Tuesday, September 15, 2009

Invisible Chronic Illness: Turning the Tables

For most of my life, I've been the one with the invisible illnesses in my immediate family. My dad also deals with invisible symptoms, but when it comes to pain, I've held the monopoly in our 4-person family. That is, until four months ago.

While I was abroad doing dissertation research in May, I got an email from my dad saying that something had happened to my mother and she was in severe pain for an unknown reason. After a number of weeks and multiple doctor's and ER visits, she was finally diagnosed with sciatica - a very painful inflammation of the sciatic nerve, leading to burning pain in the lower back, buttocks, and legs. By the time they determined what it was, she was almost 100% immobile. Dad had to pack an ice chest with everything she needed while he was at work every day, and she couldn't walk across the room to go to the bathroom without help.

The doctors kept giving her pain meds and telling her that it would improve with time. Four months later, she still has virtually no mobility, won't walk without a walker or canes, and is in a severe depression. She's on meds, in physical therapy, but things aren't going well. This morning I was awakened after only 3.5 hours of sleep by a phone call from my dad, who was at his rope's end.

I must admit - being on the other side of the table is strange. My mother has never been sick in her life, beyond the occasional allergy flare-up or headache. It's strange being the helpless one, the one who wishes more than anything that they could take the pain on themselves to spare their loved one. It's given me the utmost respect for caregivers - those who, for years or decades, do whatever they can for their hurting loved one.

From our very limited experience, here's what I've learned about being a caregiver:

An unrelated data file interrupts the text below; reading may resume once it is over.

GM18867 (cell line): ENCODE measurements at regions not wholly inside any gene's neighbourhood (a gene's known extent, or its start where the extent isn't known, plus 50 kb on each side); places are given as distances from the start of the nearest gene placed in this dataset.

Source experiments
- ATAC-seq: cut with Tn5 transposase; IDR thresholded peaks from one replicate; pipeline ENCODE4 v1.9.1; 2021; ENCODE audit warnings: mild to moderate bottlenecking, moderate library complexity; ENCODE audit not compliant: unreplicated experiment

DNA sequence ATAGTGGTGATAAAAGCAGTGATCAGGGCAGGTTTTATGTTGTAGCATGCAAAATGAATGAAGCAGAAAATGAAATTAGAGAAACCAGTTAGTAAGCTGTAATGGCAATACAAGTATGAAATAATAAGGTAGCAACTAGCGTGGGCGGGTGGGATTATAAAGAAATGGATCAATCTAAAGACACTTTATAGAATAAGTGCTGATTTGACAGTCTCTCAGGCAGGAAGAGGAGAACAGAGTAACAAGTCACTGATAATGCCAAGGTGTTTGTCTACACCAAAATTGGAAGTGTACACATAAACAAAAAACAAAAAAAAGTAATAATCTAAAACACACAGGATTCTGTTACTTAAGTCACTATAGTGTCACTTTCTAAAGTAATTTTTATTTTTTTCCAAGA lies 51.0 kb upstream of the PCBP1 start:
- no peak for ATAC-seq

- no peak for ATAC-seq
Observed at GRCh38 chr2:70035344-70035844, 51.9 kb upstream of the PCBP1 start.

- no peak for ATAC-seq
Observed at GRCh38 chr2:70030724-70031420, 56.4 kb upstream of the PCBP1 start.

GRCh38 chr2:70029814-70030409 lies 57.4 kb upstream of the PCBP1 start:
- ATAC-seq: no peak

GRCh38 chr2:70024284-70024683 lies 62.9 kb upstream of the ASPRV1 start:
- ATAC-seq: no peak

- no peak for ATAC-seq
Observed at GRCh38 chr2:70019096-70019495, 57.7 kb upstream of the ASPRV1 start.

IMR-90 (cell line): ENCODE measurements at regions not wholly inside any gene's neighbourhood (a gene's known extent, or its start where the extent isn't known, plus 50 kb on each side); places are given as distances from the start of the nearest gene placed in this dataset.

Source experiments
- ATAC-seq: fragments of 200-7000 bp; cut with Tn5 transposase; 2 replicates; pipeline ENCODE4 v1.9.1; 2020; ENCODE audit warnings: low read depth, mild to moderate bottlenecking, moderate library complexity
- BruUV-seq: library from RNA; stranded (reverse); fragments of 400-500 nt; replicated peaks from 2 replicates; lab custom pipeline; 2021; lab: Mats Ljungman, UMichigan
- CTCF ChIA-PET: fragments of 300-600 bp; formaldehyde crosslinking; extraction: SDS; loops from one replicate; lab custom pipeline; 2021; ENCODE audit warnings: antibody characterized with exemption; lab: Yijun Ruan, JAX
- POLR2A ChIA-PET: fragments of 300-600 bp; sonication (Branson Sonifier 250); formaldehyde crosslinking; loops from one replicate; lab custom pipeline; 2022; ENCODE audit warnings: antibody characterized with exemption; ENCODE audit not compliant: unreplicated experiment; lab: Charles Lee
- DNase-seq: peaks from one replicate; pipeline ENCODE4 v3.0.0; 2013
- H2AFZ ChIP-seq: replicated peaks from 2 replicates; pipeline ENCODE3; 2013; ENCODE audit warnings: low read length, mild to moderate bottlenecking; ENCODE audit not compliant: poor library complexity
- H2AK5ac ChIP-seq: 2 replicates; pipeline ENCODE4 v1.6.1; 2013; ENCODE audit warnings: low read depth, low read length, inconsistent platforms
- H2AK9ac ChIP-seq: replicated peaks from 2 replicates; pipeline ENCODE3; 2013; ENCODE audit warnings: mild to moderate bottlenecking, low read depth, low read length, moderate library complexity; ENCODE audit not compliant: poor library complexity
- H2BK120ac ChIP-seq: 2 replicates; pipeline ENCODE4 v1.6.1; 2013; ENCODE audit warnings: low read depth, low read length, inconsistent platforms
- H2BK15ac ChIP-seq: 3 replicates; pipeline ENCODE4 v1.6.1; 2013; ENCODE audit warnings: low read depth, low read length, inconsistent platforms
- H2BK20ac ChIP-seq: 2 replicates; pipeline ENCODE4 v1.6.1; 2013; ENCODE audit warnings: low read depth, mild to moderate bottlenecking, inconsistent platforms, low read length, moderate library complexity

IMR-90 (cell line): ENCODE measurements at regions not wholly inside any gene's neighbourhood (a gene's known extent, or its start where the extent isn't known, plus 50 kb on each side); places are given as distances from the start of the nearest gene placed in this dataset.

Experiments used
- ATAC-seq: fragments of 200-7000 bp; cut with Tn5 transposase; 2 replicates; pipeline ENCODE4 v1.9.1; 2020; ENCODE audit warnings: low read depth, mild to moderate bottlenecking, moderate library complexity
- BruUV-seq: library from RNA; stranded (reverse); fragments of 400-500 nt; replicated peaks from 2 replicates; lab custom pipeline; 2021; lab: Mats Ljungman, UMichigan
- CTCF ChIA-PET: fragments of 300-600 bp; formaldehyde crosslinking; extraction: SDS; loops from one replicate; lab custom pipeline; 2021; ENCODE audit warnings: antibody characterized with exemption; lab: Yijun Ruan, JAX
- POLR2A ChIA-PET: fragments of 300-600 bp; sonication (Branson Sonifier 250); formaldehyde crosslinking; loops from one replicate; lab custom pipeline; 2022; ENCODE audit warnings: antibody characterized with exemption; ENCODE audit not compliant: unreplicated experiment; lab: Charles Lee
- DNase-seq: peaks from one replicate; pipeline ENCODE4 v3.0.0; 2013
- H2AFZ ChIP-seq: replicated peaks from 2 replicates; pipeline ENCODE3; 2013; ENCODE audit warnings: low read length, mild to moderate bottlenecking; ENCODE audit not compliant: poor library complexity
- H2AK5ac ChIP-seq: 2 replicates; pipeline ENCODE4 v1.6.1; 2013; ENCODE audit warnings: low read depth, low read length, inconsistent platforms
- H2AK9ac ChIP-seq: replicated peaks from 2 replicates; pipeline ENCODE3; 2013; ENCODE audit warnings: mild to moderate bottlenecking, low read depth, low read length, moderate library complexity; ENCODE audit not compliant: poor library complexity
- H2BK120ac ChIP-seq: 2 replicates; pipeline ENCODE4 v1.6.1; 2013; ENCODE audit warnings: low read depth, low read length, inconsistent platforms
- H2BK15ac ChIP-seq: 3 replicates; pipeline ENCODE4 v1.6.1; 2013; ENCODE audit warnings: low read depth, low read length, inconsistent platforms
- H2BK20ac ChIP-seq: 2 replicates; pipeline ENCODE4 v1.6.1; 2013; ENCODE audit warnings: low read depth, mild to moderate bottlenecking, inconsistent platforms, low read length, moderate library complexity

1. It's hard. Probably the hardest thing anyone could ever do. You have to be strong when you want to collapse. You have to be compassionate even when you are frustrated.

2. It's a true labor of love. If you don't truly, honestly, deeply, unconditionally love the person who is in pain, with a God-given love, I don't know how you will ever survive. But that love gives you strength when you both are weak, hope when you both want to despair, and joy in the worst of circumstances.

3. Caregivers need just as much care as their ill family members. We often forget that these people give 200% of themselves in being caregivers. They need support, too. Depending on how bad things are, they might need even more support than the person who is ill.

Celebrate the caregivers you know. Be there for them - offer to run errands, or give them time to rest by being there for their cared-for one. Be understanding when they're having bad days, or when they give in to despair once in a while. Let them know that they are loved for who they are. Pray for them constantly.

Care for the caregivers as they care for others.

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